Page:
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My Testimony Against the Montgomery County Curfew Law

Written by Alex Koroknay-Palicz Jul 26, 2011

Before the Montgomery County Council

Testimony of
Alex Koroknay-Palicz
On behalf of the
National Youth Rights Association

on

Youth Curfew

July 26, 2011

Over the last two weeks I have been asked the same question many times: “What good reason is there for teens to be out after 11?”

There are a number of good reasons for a young person to be out late. Abigail has mentioned that she goes swing dancing which lets out after 11 and I know some teens, especially with the oppressive heat we get here from time to time, like to go jogging late at night when it is cooler out. Or perhaps a 16 year old is up late studying for an exam the next day and wants to go for a midnight stroll to clear her head. Or maybe some teens are having a slumber party and want to run over to CVS and pick up a tub of ice cream. When I was in middle school, sometimes in the summer I’d stay up late playing video games with friends and we’d occasionally walk 3 blocks down to the 7-11 to buy Slurpees. We never did anything wrong or were in any danger.

NYRA Executive Director Alex Koroknay-Palicz testifying against a proposed curfew law in Montgomery County, MD.

But the heart of the question assumes that only activities that are “productive” should be allowed. Have we come so far as a society that recreation and fun are purely reserved for adults? Is there something sinister about a 17-year-old heading out to the Tastee Diner at 1 am to get a cheeseburger with some friends? We have no problem with adults going out to eat that late. What about that cheeseburger becomes immoral when it is in the hands of a teenager?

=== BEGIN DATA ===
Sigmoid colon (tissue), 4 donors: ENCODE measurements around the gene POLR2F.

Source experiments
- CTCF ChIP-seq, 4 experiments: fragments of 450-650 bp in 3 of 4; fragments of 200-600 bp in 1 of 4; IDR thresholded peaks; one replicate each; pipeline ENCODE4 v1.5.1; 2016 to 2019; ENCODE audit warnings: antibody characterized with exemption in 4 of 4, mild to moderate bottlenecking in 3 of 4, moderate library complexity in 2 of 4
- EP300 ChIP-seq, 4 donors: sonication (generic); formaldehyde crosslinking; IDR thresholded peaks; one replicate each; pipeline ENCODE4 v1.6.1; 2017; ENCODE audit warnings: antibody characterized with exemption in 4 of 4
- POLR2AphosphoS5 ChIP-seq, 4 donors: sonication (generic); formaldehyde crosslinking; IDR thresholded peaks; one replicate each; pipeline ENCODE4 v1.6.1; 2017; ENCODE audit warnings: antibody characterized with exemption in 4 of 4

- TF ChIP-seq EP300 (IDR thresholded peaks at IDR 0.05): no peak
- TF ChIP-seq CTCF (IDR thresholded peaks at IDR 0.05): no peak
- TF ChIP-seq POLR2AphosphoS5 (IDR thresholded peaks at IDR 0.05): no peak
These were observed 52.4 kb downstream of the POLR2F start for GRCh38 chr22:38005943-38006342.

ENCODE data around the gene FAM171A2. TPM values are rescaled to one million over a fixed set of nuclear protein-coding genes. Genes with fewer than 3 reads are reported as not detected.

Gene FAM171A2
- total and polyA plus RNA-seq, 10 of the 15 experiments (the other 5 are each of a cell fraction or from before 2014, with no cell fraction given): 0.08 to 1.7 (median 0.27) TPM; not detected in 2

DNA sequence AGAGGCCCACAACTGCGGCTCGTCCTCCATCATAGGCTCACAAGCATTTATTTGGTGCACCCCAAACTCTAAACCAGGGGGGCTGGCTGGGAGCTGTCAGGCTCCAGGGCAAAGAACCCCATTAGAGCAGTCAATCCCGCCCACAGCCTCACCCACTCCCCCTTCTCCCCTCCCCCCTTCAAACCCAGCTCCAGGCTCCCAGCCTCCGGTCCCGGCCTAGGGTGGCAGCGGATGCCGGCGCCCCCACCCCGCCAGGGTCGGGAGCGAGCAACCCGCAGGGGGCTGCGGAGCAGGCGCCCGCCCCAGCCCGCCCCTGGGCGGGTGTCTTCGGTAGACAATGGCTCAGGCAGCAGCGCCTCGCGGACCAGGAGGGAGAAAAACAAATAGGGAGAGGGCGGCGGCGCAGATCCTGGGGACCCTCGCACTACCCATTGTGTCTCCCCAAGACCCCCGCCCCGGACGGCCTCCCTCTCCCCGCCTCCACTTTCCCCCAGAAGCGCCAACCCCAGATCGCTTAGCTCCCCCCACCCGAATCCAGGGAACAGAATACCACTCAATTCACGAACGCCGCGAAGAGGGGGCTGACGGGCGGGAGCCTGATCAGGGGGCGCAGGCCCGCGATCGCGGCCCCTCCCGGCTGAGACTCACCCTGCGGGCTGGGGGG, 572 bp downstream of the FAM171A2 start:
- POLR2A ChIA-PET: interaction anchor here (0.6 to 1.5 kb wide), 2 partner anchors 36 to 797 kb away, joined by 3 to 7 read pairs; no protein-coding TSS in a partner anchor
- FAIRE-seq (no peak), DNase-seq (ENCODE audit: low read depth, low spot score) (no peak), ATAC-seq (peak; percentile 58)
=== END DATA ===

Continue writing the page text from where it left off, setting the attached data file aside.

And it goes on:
As long as they aren’t committing an actual crime, I don’t see anything wrong with a teenager going out to a restaurant late at night, or bowling, or even standing in a public plaza talking with their friends. Adults meet each other and talk to each other at bars and clubs, where do teens go? They go outside since they have no other options. Previous generations hung out at the drive-in. If there is anyone who has any say in how a young person spends their free time it should be their parents, not the police.

The question flips the debate on its head. The burden of proof is not on teenagers. They should not have to give you a good reason why they want to walk outside. The burden of proof is on the Council. You need a very good reason to arrest teens for committing no crime. You need a very good reason to put an entire generation under house arrest. And there isn’t one.

Study after study show that curfews do NOTHING to reduce crime. If a teen is robbing someone or harassing someone, then arrest them. There are already laws against that. But you cannot presume that all teens out late are criminals. As Councilmember Elrich said, 99% of teens do nothing wrong. Why pass a law that penalizes 100% of teens? But crime isn’t even a problem; it has been falling for years.

So cutting through all the rhetoric, what is the “good reason” for passing this curfew? Quite simply it comes down to members of our community being afraid of seeing teens out in public. Especially black teens.

Montgomery County sees itself as a diverse, multi-cultural and tolerant community. An accepting community. This curfew law flies in the face of that image. The law is not based on crime prevention, or good parenting, or science, it is based on fear. Fear of youth and fear of minority teens in particular.

Is that a good reason for this law?

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